Ukraine Accuses Russia of Invading Crimea as Airports Seized

Photographer: Andrew Lubimov/AP Photo

Russian troops block the road way towards the military airport at the Black Sea port of Sevastopol in Crimea, Ukraine on Feb. 28, 2014. Close

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Photographer: Andrew Lubimov/AP Photo

Russian troops block the road way towards the military airport at the Black Sea port of Sevastopol in Crimea, Ukraine on Feb. 28, 2014.

Ukraine’s acting president accused Russia of invading the southern Crimea region, where unidentified gunmen seized airports and other facilities.

“The Russian Federation started a naked aggression against our country,” Oleksandr Turchynov said in a speech broadcast by the parliamentary television channel today. “I demand that President Putin halt the provocation immediately and call military forces back from Crimea.”

Thirteen planes carrying about 2,000 paratroopers have landed in the region, Serhiy Kunitsyn, a representative of Turchynov in Crimea, said today on the ATR television station. Putin spokesman Dmitry Peskov declined to comment when reached by mobile phone. Igor Konashenkov, a spokesman at the defense ministry in Moscow, wasn’t immediately available.

Tensions are mounting in Crimea, home to Russia’s Black Sea fleet, after an uprising in Kiev against ousted President Viktor Yanukovych last week called into question Russia’s sway over the country of 45 million people.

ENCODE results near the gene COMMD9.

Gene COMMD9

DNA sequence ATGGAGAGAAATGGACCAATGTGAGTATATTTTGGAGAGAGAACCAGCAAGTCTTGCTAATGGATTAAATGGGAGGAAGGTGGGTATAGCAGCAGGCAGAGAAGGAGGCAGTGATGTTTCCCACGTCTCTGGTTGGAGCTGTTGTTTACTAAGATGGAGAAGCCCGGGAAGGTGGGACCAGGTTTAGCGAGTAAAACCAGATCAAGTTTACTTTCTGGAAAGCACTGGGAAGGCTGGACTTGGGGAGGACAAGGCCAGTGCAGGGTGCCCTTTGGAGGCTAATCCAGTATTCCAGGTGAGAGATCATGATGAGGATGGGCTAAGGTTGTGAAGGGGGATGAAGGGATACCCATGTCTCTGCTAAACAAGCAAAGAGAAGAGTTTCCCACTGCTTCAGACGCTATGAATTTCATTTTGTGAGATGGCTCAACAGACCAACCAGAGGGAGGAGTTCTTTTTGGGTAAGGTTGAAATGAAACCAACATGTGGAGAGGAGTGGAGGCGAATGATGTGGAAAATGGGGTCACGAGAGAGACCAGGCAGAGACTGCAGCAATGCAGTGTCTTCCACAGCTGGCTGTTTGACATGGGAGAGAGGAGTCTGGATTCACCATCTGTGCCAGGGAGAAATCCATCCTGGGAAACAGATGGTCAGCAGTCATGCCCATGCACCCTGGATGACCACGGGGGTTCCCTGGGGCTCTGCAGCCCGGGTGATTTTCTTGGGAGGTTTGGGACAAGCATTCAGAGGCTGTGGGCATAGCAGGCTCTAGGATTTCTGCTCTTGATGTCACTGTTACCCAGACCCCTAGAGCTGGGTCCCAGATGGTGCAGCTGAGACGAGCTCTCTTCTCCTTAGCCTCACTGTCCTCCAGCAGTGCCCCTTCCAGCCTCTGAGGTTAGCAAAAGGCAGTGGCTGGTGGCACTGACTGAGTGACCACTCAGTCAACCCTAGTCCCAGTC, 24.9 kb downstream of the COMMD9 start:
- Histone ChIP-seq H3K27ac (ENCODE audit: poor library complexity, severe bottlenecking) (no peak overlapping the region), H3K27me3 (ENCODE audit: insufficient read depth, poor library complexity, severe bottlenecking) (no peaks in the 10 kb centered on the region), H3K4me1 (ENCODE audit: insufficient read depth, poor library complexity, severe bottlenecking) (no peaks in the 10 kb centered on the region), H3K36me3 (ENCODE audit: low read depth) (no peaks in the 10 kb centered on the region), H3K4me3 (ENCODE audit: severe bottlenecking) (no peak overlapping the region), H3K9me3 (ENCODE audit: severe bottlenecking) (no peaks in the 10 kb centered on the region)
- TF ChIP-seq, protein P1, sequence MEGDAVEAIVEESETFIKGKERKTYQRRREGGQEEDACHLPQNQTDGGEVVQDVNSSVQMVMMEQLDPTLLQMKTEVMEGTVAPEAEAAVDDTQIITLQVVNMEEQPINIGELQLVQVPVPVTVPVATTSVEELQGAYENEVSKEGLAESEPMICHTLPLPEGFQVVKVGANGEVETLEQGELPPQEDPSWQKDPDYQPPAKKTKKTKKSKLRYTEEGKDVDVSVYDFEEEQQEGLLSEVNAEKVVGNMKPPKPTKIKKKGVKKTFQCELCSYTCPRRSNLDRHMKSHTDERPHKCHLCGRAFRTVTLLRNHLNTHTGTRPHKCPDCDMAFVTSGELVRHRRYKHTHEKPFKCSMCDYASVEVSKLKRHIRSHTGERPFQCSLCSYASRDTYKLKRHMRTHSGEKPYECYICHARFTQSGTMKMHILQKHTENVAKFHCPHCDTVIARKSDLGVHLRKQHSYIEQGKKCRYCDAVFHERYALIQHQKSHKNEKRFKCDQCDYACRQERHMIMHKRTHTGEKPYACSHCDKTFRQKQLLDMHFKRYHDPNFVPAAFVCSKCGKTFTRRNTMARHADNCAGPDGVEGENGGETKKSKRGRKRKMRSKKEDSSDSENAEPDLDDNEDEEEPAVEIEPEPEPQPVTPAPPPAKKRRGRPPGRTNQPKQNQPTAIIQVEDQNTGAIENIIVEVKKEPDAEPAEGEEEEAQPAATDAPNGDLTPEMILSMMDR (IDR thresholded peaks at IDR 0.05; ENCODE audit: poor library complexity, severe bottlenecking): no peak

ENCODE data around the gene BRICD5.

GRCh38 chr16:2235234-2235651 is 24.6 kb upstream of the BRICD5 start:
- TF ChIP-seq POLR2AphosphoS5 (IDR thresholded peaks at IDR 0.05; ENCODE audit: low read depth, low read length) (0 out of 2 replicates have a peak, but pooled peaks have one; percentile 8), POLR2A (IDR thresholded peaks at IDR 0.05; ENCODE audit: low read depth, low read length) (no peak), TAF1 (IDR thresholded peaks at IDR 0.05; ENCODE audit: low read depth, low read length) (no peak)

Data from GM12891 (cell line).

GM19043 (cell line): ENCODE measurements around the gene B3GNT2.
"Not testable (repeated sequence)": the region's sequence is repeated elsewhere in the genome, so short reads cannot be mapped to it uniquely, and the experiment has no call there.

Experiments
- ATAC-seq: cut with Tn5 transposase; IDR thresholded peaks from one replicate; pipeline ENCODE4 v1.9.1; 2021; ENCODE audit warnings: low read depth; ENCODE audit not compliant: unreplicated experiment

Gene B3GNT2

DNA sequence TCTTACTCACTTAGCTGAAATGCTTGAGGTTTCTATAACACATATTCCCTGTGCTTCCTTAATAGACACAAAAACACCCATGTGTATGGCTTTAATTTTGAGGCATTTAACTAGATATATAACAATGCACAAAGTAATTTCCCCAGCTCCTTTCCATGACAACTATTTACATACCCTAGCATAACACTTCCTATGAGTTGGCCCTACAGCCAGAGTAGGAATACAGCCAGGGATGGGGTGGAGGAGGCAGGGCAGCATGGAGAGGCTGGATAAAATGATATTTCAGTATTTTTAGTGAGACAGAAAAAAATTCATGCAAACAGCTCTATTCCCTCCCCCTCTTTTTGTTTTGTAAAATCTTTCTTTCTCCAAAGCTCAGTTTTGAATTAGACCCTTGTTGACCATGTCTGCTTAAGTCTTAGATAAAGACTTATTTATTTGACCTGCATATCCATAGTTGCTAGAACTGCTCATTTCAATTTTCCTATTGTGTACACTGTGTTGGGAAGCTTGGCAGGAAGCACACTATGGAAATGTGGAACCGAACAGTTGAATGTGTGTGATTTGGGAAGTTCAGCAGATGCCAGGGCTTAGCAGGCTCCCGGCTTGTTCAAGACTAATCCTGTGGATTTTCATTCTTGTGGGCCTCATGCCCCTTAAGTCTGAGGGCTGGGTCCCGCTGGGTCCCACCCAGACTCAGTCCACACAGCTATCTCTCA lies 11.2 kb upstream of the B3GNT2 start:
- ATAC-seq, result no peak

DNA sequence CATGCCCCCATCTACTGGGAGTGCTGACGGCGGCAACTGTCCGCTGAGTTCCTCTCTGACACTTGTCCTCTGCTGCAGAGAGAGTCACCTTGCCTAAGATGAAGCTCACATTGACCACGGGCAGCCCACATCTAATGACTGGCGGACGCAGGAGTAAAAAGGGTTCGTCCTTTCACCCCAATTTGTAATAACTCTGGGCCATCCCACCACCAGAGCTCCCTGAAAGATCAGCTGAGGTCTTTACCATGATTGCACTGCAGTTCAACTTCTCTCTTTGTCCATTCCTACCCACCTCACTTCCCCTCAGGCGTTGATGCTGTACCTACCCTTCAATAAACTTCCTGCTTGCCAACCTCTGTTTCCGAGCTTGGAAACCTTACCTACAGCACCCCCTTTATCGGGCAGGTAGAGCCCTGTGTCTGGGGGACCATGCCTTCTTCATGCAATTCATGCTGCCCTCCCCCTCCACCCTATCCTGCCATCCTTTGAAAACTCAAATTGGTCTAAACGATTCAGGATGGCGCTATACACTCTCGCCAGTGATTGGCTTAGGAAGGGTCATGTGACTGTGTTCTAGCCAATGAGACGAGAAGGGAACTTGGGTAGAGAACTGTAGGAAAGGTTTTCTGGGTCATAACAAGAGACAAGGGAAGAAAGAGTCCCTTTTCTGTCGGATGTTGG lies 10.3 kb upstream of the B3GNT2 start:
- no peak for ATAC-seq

U.S. Treasuries pared losses after Turchynov’s remarks as traders sought a refuge in the world’s largest securities market. Benchmark 10-year notes traded at 2.6565 percent at 4:05 p.m. in New York, down from 2.6968 percent earlier in the session.

Photographer: Ivan Sekretarev/AP Photo

Russian armored personnel carriers and a truck are parked near the town of Bakhchisarai, Ukraine on Feb. 28, 2014. Close

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Photographer: Ivan Sekretarev/AP Photo

Russian armored personnel carriers and a truck are parked near the town of Bakhchisarai, Ukraine on Feb. 28, 2014.

Russian Majority

Any Russian invasion risks further destabilizing a country that’s already on the brink of default and elected a government only yesterday. While it would also likely anger U.S. President Barack Obama’s administration, NATO is under no obligation to defend the country against a foreign incursion.

Russians comprise 59 percent of Crimea’s population of about 2 million people, with 24 percent Ukrainian and 12 percent Tatar, according to 2001 census data. Of the entire country’s 45 million people, 78 percent are Ukrainian and 17 percent are Russian.

Turchynov said there’s a precedent of Russia using the military on the country’s borders to support its citizens, citing the example of Georgia. In 2008, the Kremlin sent troops into South Ossetia and Abkhazia, saying it had to protect the Georgian separatist republics from government troops. After a five-day conflict, Russia gave the regions diplomatic recognition and deployed soldiers to their borders.

In New York, Ukraine’s ambassador to the United Nations said Russia illegally flew military transport aircraft and helicopters across Ukrainian borders.

While he didn’t have information on who the group of “heavily weaponed people” at Crimea’s two airports and parliament are, Yuriy Sergeyev said it’s already clear that Russia has breached Ukraine’s sovereignty.

To contact the reporter on this story: Daryna Krasnolutska in Kiev at dkrasnolutsk@bloomberg.net

To contact the editors responsible for this story: Mark Sweetman at msweetman@bloomberg.net; Balazs Penz at bpenz@bloomberg.net

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